The new Netflix series American Vandal premieres on Sept. 15, and subscribers may be intrigued by the promise of a new real-life mystery to sink their teeth into — this time about a boy named Dylan accused of a heinous act of vandalism. But is American Vandal's Dylan actually based on a real person? Or is there more to this "true crime" series than meets the eye?
In fact, there is more to American Vandal than meets the eye. As anyone who has watched the hilarious trailer knows, the series if actually a mockumentary that lampoons the self-serious true crime style of storytelling that has become so ubiquitous over the past couple of years thanks to programs like Making a Murderer, The Jinx, Amanda Knox, Casting JonBenét, The Keepers, and more. Except, in this case, the mystery isn't about a grisly murder or an unexplained disappearance or anything quite so nefarious: It's a case of vandalism, in which the cars in a school parking lot were all tagged with phallic symbols. And so the central question — and the tagline — of American Vandal becomes: Who drew the d-cks?
Knowing that the series is satire, it's easy to dismiss the whole thing as a joke and 100 percent fabricated. But, just because the story isn't true, doesn't mean the characters aren't based on real people; in fact, satire works best when it draws direct and recognizable parallels to the thing it's satirizing.
In American Vandal, Dylan Maxwell is played by actor Jimmy Tatro, whom viewers may recognize from his appearances in comedies like Grown Ups 2, 22 Jump Street, and Boo! A Madea Halloween — as well as his own popular YouTube channel, LifeAccordingToJimmy. His character is the class clown at the fictional Hanover High School in Oceanside, California. When Dylan is accused of spray painting dozens of cars with bright red phalluses, he's expelled from school but adamant about his innocence. Enter Peter Maldonado and his documentary crew trying to uncover the truth. The subject is ridiculous, the stakes are low… and the proceedings are portrayed with an incredibly straight face.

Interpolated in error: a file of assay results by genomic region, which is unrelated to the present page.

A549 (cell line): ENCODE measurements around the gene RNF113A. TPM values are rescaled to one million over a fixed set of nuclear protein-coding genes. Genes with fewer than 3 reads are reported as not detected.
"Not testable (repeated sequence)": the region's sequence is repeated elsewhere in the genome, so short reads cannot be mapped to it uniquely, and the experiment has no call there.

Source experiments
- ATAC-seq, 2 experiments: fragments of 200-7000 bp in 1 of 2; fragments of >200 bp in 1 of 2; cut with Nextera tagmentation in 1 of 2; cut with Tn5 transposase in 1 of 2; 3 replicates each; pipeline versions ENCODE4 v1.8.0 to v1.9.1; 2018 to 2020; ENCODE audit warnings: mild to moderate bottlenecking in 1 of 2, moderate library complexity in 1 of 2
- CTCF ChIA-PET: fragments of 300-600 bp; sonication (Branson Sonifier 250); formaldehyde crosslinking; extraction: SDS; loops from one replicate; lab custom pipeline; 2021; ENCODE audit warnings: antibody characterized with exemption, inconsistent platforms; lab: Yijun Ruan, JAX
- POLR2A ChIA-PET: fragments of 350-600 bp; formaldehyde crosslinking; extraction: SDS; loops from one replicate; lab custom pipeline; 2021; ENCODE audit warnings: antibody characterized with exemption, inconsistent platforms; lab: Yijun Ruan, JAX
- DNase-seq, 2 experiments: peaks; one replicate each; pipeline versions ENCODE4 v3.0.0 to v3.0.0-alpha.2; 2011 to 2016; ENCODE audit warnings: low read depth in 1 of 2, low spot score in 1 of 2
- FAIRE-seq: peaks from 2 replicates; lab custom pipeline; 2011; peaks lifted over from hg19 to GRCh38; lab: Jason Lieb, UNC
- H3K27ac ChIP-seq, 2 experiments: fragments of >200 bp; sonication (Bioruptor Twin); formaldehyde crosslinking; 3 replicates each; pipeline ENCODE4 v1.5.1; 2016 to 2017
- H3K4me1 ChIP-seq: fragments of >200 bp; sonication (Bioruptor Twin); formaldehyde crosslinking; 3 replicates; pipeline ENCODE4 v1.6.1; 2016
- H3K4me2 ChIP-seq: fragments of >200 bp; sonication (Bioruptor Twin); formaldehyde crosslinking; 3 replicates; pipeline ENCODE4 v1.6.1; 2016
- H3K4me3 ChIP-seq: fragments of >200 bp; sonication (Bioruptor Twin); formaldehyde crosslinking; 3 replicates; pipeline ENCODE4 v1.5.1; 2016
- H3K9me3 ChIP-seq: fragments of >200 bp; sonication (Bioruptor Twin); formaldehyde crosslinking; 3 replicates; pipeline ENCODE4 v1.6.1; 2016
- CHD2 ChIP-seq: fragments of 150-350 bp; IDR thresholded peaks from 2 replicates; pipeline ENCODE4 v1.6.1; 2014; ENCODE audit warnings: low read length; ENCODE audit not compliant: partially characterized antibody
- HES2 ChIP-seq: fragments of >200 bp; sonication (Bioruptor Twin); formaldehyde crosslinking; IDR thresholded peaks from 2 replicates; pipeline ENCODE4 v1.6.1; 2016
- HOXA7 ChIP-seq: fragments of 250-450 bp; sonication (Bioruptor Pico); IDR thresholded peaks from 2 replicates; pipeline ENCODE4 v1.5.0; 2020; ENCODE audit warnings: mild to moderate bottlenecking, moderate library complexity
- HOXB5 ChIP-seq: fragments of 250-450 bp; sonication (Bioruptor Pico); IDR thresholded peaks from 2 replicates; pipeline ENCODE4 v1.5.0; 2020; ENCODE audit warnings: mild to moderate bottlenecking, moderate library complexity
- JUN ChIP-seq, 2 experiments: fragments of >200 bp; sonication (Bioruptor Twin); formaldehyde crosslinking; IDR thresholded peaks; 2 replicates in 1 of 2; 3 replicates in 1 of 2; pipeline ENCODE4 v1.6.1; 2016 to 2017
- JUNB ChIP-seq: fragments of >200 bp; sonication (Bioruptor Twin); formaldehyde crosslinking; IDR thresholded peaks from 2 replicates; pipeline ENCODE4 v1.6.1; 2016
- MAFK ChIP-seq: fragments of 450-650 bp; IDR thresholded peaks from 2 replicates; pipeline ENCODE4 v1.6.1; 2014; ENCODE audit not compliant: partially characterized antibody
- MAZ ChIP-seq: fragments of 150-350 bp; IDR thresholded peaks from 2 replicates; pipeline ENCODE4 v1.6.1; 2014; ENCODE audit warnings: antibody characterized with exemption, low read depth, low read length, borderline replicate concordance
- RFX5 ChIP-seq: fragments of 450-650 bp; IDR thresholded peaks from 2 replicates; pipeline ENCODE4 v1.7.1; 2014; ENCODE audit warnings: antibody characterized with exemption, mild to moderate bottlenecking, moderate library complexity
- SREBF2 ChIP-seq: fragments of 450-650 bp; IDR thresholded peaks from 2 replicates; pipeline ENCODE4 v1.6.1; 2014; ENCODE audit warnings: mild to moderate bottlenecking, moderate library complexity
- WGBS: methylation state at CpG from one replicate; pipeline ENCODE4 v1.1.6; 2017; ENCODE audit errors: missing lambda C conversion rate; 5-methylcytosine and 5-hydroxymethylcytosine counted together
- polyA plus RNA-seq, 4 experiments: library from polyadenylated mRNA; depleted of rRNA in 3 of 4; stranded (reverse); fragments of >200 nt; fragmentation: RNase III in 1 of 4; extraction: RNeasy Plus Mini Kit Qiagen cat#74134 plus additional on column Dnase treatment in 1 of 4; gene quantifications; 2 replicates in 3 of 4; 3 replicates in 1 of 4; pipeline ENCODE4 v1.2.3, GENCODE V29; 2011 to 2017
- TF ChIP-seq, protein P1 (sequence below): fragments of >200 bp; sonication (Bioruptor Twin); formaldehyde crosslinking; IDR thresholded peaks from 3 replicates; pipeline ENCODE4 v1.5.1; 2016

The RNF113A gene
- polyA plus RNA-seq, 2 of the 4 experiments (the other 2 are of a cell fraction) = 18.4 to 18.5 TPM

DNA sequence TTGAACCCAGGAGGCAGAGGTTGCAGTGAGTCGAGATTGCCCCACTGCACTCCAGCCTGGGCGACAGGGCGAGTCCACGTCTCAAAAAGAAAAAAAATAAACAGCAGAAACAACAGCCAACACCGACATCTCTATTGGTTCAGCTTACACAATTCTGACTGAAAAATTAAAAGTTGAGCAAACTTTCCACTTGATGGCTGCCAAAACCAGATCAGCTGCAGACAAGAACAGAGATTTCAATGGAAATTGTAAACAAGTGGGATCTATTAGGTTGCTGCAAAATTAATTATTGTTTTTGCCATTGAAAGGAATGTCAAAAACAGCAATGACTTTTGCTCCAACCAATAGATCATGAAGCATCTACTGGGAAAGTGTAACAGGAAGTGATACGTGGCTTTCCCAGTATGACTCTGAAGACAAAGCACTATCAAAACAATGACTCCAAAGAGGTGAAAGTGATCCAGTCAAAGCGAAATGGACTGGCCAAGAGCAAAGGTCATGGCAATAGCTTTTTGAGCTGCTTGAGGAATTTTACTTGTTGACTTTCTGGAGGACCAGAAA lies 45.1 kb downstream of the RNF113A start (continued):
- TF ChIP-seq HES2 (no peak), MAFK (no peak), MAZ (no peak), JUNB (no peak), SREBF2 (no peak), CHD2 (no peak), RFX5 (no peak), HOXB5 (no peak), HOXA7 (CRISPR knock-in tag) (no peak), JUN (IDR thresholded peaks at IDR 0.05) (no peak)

Since American Vandal is more lampooning a genre than any one specific docuseries, it's hard to pinpoint on whom exactly, if anyone, Dylan is based. It's clearer that the character making the faux-documentary — Dylan's classmate Peter — is inspired by the sort of earnest investigators embodied by Serial's Sarah Koenig and The Jinx's Andrew Jarecki. But with so many true crime shows about so many accused criminals, is there an inspiration for Dylan?
Given that its popularity helped pave the way for the current true crime mania and that it also airs on Netflix, the most obvious point of comparison is Making a Murderer. Even the MaM poster is somewhat evocative of American Vandal's, with the black-and-white portrait of the suspect and attention drawn especially to the eyes. So is Dylan based on Steven Avery?
The parallels are certainly there: Someone who is quickly suspected of being capable of the crime because of his previous brushes with the law, who is easily railroaded due to his low level of intelligence (Avery's first public defender Reesa Evans claimed that Avery's IQ was 70 and that he "barely functioned in school"), and who struggles against all odds to clear his own name. In an interview with Bustle's Jack O'Keeffe, American Vandal director Tony Yacenda admitted that MaM was a big influence. "I think structurally we modeled Season 1 off of Serial and Making a Murderer the most," he said.
If this satire is successful, you should be able to catch glimmers of those true crime inspirations in many facets of the eight-episode series, depending on your familiarity with the genre. And, Dylan may not be based on Steven Avery, specifically; he could just be an analogue for anyone who finds themselves propelled to fame via a true crime docuseries. Still, that's exactly why it works so well — because the genre is omnipresent and every viewer can relate to what they're seeing on the screen.